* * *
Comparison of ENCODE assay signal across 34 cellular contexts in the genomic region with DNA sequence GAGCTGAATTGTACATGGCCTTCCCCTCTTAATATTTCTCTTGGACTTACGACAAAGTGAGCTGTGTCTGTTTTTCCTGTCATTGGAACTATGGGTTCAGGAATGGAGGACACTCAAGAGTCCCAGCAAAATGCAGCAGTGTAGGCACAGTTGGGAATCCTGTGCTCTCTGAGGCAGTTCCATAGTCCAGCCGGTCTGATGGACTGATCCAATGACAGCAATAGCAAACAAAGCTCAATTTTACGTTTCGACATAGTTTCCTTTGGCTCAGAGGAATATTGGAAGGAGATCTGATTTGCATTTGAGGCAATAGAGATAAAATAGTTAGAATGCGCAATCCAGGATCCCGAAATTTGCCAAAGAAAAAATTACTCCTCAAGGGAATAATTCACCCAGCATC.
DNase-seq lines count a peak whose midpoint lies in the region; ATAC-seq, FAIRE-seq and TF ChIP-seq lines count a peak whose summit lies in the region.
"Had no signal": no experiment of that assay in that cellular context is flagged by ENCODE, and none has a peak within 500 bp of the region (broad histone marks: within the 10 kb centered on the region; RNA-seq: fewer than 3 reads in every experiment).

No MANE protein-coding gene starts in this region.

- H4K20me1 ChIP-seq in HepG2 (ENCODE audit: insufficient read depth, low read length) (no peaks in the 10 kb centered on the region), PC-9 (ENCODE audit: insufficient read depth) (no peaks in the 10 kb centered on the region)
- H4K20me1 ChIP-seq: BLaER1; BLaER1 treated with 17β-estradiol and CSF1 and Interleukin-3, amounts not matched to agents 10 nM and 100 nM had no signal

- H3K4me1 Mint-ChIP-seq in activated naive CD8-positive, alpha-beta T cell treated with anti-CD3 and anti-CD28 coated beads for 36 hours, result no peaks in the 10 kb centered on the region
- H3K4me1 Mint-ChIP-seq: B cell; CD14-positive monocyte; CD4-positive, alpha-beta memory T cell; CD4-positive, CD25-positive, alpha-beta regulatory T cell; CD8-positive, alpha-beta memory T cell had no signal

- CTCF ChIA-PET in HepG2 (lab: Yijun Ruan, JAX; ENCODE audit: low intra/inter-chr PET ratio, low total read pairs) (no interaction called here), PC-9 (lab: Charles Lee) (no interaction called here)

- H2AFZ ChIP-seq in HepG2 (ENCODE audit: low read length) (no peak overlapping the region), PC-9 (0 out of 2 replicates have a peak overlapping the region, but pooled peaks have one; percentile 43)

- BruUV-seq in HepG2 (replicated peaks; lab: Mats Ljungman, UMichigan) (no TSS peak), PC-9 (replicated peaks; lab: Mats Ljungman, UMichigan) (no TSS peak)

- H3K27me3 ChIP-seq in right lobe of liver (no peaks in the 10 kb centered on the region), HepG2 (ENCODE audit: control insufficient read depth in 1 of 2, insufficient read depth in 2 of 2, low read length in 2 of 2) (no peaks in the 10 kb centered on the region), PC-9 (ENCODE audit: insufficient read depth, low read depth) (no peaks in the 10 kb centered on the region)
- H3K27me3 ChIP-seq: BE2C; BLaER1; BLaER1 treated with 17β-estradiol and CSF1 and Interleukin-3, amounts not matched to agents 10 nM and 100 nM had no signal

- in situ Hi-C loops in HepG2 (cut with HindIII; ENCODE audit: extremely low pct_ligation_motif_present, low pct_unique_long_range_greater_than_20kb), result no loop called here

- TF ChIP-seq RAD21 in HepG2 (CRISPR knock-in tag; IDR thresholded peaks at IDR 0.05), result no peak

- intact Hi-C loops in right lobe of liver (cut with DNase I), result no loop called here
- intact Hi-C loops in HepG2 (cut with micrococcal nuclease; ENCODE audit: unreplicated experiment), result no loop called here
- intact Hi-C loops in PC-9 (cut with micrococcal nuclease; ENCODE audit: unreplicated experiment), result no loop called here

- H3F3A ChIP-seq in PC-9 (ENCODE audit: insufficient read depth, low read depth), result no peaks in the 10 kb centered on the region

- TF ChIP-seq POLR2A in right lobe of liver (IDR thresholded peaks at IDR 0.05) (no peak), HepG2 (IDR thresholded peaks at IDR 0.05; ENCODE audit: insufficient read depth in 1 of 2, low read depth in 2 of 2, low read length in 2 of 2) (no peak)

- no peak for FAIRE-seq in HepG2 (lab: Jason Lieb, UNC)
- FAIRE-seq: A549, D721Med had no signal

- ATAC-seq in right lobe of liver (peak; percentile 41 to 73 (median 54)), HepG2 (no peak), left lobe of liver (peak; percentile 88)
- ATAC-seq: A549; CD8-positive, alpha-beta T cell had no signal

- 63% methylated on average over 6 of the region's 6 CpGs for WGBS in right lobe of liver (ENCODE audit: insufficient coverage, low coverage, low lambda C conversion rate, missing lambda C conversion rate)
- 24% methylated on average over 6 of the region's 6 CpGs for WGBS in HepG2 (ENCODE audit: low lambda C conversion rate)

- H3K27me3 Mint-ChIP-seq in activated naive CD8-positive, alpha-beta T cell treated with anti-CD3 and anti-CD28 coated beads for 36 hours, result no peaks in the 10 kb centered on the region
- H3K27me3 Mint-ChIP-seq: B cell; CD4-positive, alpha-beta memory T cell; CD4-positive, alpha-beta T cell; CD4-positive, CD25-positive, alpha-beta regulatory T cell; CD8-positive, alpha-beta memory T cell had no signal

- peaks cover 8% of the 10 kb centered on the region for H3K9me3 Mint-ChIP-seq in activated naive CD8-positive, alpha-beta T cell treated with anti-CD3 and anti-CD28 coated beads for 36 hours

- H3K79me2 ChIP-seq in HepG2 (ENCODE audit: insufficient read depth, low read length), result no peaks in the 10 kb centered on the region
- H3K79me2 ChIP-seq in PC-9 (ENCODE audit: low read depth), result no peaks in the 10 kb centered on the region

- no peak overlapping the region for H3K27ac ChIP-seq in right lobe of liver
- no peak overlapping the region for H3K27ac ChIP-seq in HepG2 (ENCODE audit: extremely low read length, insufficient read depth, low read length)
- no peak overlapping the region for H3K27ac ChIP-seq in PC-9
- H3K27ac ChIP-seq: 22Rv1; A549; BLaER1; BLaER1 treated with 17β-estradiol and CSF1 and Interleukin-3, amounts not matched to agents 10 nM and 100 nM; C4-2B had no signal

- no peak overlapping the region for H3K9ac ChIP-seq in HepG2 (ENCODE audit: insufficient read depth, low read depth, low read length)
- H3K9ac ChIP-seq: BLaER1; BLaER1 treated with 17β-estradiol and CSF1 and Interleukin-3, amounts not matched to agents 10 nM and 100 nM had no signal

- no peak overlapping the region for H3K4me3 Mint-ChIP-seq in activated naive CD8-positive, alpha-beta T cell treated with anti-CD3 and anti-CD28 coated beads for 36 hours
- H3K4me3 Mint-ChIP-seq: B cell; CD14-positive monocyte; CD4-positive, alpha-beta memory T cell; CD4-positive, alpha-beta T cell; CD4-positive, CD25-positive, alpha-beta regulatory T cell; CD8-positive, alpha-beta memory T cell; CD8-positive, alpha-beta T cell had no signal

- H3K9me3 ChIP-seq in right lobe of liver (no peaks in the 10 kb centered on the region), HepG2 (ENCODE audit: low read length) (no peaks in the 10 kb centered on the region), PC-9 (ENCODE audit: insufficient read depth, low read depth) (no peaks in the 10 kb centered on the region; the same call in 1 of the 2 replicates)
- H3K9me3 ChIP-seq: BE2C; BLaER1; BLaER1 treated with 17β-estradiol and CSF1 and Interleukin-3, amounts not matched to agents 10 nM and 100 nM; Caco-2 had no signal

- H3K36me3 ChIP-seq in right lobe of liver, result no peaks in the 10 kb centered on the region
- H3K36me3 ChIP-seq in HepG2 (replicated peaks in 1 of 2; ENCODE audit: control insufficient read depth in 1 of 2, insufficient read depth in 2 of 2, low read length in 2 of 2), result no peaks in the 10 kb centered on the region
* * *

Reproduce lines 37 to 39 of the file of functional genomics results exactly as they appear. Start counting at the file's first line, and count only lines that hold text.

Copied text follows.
- H3K9ac ChIP-seq: BLaER1; BLaER1 treated with 17β-estradiol and CSF1 and Interleukin-3, amounts not matched to agents 10 nM and 100 nM had no signal

- no peak overlapping the region for H3K4me3 Mint-ChIP-seq in activated naive CD8-positive, alpha-beta T cell treated with anti-CD3 and anti-CD28 coated beads for 36 hours
- H3K4me3 Mint-ChIP-seq: B cell; CD14-positive monocyte; CD4-positive, alpha-beta memory T cell; CD4-positive, alpha-beta T cell; CD4-positive, CD25-positive, alpha-beta regulatory T cell; CD8-positive, alpha-beta memory T cell; CD8-positive, alpha-beta T cell had no signal